Call for online sports coaching to continue after COVID-19

Researchers monitoring sports coaching habits during lockdown are calling for online training sessions to continue, even after the COVID-19 pandemic comes to an end.

A study by Glasgow Caledonian University (GCU) and Abertay University has taken a detailed look at how the first lockdown during March and April affected tennis coaches when face-to- face sessions were banned.

Researchers found that the online setting allowed players to practise in their own time, encouraged them to learn new skills and encouraged greater engagement and interest from family members.

Tennis coach and trainee Sport and Exercise Psychologist on the GCU DPsych programme, Julie Gordon, said: “As a practising coach as well as researcher, I have continued to use online coaching as a way of connecting with and motivating athletes particularly those in self isolation.

“Working with individuals and groups online has positive benefits well beyond the limitations that are imposed on us with this pandemic.

“Coaches who embrace online coaching can be confident that they can adapt to future lockdowns and restrictions but also that they have a tool that they can use to complement their existing offering and has implications for example, of continuing to coach when athletes are competing away from home or are injured or ill.

“Online coaching also benefited coaches themselves and helped to enhance the coach/athlete relationship. It has also provided positive psychological benefits for the athletes in terms of feeling connected and cared for by the coaches.

“The coaches also benefited psychologically from feeling part of something and feeling they were able to contribute and help athletes when face-to-face coaching was not possible.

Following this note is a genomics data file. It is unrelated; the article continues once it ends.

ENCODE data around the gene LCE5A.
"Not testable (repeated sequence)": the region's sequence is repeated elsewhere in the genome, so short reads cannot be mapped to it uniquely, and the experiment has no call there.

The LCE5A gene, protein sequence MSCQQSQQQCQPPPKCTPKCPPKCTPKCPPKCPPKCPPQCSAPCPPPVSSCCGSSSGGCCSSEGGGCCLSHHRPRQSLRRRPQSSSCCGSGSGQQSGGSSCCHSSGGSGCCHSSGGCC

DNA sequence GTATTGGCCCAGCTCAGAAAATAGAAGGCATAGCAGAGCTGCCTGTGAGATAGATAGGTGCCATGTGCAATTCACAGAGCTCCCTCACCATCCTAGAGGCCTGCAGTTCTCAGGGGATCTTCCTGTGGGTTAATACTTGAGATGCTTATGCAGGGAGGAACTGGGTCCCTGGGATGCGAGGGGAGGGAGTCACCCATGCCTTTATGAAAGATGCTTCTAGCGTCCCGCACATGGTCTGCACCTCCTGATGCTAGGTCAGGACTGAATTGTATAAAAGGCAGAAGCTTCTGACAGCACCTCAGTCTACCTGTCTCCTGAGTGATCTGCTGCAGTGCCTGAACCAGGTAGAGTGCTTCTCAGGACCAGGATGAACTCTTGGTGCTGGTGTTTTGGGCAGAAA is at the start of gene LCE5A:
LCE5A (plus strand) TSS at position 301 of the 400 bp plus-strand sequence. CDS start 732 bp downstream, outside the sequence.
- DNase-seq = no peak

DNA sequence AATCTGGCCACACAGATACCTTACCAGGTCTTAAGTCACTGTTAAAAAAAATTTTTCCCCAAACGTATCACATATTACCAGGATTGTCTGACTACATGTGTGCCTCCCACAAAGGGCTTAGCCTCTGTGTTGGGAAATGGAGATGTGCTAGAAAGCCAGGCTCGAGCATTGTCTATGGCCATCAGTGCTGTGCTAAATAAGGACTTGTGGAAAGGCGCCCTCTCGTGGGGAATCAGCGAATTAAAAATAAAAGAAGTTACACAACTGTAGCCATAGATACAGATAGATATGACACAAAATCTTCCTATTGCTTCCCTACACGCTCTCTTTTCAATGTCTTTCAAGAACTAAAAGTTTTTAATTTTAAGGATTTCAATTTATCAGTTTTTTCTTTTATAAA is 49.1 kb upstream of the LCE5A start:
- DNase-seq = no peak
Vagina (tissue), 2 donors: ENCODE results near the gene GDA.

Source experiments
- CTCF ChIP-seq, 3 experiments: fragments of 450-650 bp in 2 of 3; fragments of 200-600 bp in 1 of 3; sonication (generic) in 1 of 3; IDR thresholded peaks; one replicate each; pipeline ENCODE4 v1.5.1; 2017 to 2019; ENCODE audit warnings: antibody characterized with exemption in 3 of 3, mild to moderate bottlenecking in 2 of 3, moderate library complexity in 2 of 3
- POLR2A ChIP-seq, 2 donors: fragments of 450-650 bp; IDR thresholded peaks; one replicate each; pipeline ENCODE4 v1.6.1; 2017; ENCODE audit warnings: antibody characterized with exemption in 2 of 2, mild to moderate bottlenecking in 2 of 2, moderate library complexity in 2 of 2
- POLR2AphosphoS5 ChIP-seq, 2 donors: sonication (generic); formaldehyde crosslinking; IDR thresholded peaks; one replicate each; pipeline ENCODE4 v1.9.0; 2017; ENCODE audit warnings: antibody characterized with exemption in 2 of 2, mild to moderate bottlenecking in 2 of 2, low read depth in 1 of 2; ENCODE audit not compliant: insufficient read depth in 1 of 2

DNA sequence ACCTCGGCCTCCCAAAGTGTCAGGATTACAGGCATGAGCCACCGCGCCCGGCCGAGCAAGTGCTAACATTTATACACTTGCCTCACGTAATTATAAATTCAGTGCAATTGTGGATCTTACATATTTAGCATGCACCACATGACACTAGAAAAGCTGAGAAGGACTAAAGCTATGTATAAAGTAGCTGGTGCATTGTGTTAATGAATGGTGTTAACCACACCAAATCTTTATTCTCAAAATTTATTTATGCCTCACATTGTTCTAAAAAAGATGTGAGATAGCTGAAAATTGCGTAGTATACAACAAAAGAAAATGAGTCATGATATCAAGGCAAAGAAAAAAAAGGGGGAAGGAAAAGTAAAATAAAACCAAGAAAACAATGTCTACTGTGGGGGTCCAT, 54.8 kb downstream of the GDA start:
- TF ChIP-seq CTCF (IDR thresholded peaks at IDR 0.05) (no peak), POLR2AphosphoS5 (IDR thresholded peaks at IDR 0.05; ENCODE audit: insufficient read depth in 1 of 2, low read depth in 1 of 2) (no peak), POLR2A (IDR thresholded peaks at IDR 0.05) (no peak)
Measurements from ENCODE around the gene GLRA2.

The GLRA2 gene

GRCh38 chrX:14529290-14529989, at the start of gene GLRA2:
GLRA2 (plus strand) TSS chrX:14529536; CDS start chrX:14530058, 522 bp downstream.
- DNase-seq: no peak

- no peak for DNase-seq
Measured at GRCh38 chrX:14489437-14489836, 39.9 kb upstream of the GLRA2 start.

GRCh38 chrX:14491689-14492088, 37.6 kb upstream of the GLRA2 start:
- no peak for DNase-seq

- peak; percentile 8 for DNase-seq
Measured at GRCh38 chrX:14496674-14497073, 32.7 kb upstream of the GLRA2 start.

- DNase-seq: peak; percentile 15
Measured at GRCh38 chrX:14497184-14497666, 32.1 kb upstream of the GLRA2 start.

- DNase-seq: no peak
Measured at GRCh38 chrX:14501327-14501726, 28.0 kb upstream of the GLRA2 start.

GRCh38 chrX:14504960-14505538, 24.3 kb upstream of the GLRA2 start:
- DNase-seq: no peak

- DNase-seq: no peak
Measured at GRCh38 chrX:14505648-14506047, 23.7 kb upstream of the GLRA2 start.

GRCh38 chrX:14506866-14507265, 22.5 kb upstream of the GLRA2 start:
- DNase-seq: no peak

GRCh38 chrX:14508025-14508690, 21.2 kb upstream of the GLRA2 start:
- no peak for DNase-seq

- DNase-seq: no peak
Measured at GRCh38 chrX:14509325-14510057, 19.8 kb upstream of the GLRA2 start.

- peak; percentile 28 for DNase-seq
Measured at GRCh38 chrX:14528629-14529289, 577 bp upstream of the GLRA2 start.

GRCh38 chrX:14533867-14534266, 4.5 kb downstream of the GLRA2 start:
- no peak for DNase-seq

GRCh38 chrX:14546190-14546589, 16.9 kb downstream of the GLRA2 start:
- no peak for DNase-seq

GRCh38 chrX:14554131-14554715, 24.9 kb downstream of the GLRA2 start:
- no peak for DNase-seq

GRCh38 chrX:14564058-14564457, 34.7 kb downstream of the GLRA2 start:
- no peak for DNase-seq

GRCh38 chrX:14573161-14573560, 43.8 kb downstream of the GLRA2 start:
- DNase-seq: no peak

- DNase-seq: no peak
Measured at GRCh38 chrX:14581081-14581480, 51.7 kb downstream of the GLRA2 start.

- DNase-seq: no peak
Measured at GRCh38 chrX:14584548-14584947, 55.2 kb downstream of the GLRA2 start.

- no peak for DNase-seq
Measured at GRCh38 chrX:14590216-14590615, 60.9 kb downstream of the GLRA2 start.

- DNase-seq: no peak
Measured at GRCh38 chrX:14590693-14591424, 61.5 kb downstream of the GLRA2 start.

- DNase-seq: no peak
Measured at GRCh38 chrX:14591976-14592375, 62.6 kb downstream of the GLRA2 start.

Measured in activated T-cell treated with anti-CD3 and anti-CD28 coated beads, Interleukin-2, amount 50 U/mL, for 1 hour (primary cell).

“In the context of the pandemic, there was a sense of enhanced cohesion among the team of coaches who delivered the online coaching.

“The team of coaches who delivered the sessions reported that the challenges of delivering online helped them to become more creative in their coaching practice.”

Jonathan Glen, from Abertay University’s Division of Sport and Exercise, insisted they would never suggest that online coaching should replace face-to-face coaching, but it can be very effective as a supplementary tool.

“During the early weeks of the pandemic it was imperative that coaches were able to engage with athletes in some way to keep them engaged and to prevent, as best as they could, performance levels from dropping,” she said.

“As part of this research we observed multiple training sessions and found that the online coaching was remarkably effective.

“In terms of the participants, there were definite skill improvements and at the very worst, skill maintenance. Given the fact there were no face-to-face sessions, skill maintenance is a great thing to achieve during a pandemic.”


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